Most current standards are blind, which means that they operate on the lowest possible computer vision level of pixels. The pixels are not grouped by any underlaying semantics. Consider the three images above. Our model has a mid-level understanding of the image, as it identifies segments in the image. Because of the structure of our model, we are able to infer a various amount of extra visual information about the image, e.g. the intensity flow (also: local orientation), segmentation, edge orientation, and edge strengths. These are the basic building blocks for many computer vision approaches, such as image retrieval or comparison. They are freely available at decoder, right in the pixel code.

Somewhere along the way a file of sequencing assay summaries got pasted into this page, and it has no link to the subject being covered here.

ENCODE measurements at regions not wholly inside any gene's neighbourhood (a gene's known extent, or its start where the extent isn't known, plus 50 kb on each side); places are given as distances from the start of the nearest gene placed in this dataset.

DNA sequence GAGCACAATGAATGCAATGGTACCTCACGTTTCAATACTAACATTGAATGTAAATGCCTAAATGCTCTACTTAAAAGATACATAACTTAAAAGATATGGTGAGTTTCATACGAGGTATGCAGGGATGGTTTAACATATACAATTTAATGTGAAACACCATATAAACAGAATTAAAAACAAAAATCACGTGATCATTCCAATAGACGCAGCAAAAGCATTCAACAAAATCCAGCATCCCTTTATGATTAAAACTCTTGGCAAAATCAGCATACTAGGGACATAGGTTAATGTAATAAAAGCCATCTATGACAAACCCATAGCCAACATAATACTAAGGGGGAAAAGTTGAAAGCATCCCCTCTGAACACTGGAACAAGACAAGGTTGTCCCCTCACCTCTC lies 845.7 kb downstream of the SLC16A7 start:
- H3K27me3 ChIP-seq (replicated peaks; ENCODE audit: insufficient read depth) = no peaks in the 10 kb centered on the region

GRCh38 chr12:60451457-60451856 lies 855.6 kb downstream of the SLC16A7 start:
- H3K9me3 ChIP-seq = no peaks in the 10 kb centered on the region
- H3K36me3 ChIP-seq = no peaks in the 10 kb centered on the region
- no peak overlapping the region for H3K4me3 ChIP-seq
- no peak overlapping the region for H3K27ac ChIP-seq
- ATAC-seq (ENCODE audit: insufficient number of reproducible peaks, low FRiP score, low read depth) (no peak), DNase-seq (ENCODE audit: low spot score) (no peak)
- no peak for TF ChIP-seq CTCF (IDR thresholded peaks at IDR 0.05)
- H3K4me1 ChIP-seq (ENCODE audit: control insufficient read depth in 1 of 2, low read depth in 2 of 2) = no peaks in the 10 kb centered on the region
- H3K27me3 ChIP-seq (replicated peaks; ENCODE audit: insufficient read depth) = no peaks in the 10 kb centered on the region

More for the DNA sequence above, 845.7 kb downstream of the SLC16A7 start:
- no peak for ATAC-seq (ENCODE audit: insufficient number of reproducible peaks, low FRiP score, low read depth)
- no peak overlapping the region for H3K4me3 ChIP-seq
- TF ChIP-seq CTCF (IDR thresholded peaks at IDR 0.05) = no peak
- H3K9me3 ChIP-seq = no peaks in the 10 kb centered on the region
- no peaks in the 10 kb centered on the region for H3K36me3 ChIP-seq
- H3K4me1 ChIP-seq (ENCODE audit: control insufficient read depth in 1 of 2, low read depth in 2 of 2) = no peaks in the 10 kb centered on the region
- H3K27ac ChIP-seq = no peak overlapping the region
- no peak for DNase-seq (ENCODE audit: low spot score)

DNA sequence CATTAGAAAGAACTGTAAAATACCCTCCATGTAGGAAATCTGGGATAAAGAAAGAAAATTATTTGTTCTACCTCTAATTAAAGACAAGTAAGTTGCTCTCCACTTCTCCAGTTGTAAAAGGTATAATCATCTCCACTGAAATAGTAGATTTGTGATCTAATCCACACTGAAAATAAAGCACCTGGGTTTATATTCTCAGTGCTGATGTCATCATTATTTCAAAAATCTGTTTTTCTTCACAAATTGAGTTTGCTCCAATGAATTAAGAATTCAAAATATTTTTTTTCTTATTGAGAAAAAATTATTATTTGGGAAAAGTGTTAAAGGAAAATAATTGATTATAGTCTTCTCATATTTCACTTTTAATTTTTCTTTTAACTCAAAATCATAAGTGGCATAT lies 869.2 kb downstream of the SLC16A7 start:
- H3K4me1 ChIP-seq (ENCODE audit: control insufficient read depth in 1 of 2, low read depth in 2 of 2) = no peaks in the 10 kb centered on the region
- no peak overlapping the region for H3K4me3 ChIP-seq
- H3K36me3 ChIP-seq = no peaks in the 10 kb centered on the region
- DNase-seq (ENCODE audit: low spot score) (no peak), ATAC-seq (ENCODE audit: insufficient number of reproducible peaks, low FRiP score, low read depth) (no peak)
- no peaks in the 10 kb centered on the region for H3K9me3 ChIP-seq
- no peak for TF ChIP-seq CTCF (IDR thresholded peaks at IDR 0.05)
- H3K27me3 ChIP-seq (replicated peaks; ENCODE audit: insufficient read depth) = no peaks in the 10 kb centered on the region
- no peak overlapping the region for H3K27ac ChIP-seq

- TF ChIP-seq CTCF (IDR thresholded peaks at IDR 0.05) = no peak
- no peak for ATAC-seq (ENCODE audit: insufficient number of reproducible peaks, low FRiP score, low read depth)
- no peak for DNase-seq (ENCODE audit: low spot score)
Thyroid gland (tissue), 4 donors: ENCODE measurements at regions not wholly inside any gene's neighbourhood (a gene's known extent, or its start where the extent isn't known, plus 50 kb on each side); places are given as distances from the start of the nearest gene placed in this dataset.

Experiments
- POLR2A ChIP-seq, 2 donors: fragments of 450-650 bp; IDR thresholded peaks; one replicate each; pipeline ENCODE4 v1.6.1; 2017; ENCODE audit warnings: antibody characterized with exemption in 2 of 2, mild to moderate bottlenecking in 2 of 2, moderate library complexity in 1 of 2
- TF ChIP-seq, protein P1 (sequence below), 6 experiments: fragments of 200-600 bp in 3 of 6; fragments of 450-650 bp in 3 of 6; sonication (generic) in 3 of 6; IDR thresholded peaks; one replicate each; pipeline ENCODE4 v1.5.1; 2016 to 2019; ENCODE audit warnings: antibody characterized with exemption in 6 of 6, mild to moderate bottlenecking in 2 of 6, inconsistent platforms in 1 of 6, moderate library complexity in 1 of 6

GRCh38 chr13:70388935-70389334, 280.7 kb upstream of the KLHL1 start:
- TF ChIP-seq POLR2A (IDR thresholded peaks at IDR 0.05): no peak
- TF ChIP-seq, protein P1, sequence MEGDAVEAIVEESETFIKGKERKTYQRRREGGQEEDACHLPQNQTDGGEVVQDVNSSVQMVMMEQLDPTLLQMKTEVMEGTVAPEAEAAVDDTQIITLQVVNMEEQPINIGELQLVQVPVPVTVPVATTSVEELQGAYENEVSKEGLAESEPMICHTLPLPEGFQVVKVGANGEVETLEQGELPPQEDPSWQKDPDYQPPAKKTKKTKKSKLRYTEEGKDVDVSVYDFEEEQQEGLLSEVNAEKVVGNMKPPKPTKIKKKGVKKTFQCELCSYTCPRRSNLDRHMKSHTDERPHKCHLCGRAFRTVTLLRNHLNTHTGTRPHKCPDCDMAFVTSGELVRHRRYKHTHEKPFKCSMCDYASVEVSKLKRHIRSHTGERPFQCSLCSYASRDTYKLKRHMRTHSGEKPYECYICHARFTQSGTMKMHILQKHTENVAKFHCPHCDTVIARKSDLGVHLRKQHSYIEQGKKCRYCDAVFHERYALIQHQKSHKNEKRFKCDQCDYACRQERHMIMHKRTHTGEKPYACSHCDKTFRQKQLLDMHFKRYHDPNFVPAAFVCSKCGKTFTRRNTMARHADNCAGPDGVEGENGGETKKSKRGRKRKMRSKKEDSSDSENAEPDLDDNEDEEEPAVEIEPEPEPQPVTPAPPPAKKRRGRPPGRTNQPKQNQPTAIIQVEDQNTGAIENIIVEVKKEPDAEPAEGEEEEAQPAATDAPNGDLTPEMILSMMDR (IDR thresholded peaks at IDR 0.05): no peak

For a more in-depth, mathematical discussion on the framework, we refer to the paper .
JPEG vs SMoE
Let's start off with a comparison of the well-known Peppers image at the same bpp (bits-per-pixel).
It is clear that for low bitrates SMoE reconstructs the dominant edges very well, while JPEG suffers from heavy block artefacts. For high bitrates, SMoE suffers from the fact that it does not have enough components to model the noise-like detail completely. What we mean with this is that the model would need one component per noise-speckle to have an exact reconstruction. This is infeasible as the cost per component is relatively high. Nonetheless, this can be mitigated by extending our approach with some form of texture coding. This will be the logical next step in our framework.
Let's have a look at the descriptors for this Peppers example for the lowest bitrate.
Computationally efficient reconstruction (*)
The normal reconstruction consists of calculating a weighted sum over all components per pixel. Some observations: